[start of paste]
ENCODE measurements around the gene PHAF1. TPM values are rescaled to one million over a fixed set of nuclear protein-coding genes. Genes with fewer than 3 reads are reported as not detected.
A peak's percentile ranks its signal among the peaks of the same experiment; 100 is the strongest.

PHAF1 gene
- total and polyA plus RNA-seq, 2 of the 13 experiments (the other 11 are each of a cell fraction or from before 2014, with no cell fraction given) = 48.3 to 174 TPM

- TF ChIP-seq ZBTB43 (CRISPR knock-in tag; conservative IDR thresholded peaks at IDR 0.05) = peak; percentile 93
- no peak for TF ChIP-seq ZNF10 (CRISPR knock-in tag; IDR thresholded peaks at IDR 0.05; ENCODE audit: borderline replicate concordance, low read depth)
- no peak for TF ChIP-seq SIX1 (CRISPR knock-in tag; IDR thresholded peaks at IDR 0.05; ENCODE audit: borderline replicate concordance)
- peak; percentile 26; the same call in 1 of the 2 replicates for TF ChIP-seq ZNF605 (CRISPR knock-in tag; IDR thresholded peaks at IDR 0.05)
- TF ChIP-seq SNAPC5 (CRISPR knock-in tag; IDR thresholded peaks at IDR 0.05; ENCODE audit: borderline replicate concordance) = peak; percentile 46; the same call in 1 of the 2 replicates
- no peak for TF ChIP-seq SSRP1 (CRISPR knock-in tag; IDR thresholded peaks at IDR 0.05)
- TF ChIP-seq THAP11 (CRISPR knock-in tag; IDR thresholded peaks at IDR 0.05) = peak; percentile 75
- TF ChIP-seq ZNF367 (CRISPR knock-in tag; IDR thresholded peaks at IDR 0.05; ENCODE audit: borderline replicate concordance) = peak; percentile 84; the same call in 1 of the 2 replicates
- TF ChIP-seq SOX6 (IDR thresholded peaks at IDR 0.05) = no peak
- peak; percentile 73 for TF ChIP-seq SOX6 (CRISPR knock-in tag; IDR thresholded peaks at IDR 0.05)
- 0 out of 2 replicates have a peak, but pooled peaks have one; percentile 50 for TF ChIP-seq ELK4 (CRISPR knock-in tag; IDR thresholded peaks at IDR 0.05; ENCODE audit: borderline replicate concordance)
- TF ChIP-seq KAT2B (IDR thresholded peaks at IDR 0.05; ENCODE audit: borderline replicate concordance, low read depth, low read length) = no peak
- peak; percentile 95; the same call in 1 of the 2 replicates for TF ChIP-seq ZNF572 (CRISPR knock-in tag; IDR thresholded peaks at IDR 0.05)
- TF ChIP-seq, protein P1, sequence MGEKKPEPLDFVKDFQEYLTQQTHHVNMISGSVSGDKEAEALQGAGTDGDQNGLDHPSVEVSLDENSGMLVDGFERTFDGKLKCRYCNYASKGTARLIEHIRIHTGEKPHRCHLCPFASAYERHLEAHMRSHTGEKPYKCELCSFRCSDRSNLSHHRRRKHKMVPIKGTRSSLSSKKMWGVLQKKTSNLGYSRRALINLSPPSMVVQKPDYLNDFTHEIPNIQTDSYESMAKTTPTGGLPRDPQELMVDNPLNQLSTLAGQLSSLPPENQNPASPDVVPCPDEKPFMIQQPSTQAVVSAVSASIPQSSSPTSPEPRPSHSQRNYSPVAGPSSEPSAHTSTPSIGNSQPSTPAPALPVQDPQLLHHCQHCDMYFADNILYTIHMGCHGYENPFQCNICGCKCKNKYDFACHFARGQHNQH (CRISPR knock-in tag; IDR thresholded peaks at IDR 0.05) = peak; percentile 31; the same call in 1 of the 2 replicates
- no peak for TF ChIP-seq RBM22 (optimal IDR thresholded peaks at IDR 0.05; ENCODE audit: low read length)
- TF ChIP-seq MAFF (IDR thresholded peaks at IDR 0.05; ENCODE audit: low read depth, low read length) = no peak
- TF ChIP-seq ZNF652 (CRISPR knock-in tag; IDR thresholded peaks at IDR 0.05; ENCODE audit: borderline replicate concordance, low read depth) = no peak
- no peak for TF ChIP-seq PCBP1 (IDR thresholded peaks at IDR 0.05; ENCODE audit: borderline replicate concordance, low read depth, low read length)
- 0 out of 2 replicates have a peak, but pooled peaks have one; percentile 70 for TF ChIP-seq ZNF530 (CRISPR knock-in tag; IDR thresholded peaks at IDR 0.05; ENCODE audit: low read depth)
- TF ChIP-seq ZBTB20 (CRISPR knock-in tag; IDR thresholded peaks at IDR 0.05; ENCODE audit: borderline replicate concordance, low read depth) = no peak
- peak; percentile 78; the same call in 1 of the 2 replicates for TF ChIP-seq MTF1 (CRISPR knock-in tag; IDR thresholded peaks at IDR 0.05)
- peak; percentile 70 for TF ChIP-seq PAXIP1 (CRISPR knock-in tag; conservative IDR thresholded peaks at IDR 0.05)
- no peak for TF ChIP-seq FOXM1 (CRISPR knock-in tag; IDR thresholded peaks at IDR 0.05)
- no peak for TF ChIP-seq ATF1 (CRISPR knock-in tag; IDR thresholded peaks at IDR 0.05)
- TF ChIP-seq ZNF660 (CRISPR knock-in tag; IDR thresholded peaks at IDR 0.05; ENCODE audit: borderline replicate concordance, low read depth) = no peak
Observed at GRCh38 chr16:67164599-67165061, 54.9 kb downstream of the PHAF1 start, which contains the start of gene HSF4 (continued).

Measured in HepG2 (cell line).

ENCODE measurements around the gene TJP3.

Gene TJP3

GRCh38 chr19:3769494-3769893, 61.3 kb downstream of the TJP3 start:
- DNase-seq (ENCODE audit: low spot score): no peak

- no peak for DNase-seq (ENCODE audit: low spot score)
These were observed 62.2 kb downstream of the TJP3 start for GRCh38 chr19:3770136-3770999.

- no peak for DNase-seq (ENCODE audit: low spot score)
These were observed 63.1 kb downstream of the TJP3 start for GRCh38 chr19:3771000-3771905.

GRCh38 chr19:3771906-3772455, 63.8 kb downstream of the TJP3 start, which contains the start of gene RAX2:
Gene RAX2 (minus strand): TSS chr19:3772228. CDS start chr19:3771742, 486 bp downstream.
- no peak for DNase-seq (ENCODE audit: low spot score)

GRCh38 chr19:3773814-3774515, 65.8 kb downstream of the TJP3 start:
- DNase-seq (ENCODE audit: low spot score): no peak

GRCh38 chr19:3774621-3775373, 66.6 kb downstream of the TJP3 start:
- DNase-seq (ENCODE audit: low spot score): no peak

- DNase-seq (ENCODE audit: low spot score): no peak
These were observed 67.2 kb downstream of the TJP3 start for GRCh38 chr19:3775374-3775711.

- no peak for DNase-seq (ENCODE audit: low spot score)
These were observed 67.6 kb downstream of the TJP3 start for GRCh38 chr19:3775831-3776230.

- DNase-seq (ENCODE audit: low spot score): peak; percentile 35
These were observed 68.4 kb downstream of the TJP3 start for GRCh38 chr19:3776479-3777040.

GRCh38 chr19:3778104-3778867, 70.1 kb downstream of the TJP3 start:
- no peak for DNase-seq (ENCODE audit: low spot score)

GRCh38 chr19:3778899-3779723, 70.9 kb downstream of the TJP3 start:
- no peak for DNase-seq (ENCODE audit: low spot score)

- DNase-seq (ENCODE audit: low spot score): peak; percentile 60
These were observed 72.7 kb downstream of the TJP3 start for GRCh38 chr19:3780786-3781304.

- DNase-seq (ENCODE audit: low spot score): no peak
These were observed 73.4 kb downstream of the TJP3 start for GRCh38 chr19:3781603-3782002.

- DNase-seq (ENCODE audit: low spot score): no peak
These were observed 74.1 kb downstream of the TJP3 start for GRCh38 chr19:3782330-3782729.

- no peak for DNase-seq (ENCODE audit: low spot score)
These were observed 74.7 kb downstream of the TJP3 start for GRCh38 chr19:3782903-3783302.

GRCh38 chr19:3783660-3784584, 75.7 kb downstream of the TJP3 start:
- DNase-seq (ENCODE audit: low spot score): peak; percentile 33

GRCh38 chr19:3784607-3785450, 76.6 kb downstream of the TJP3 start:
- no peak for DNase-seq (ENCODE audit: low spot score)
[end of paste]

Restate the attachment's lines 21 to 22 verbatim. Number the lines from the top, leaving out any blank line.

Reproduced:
- TF ChIP-seq ZNF652 (CRISPR knock-in tag; IDR thresholded peaks at IDR 0.05; ENCODE audit: borderline replicate concordance, low read depth) = no peak
- no peak for TF ChIP-seq PCBP1 (IDR thresholded peaks at IDR 0.05; ENCODE audit: borderline replicate concordance, low read depth, low read length)